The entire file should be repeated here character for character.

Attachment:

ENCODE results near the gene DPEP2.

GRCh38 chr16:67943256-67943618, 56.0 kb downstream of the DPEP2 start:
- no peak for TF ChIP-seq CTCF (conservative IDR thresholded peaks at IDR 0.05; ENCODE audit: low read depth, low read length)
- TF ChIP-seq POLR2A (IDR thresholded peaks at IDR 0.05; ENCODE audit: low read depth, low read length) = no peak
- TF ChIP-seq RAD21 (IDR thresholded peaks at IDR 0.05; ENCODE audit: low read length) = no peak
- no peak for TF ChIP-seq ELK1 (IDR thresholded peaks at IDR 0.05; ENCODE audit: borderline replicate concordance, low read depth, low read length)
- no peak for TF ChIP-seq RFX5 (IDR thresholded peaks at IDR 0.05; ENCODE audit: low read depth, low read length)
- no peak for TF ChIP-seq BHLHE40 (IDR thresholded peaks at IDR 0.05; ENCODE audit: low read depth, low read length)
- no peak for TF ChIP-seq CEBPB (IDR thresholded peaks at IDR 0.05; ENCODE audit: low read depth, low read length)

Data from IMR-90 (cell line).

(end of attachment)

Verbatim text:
ENCODE results near the gene DPEP2.

GRCh38 chr16:67943256-67943618, 56.0 kb downstream of the DPEP2 start:
- no peak for TF ChIP-seq CTCF (conservative IDR thresholded peaks at IDR 0.05; ENCODE audit: low read depth, low read length)
- TF ChIP-seq POLR2A (IDR thresholded peaks at IDR 0.05; ENCODE audit: low read depth, low read length) = no peak
- TF ChIP-seq RAD21 (IDR thresholded peaks at IDR 0.05; ENCODE audit: low read length) = no peak
- no peak for TF ChIP-seq ELK1 (IDR thresholded peaks at IDR 0.05; ENCODE audit: borderline replicate concordance, low read depth, low read length)
- no peak for TF ChIP-seq RFX5 (IDR thresholded peaks at IDR 0.05; ENCODE audit: low read depth, low read length)
- no peak for TF ChIP-seq BHLHE40 (IDR thresholded peaks at IDR 0.05; ENCODE audit: low read depth, low read length)
- no peak for TF ChIP-seq CEBPB (IDR thresholded peaks at IDR 0.05; ENCODE audit: low read depth, low read length)

Data from IMR-90 (cell line).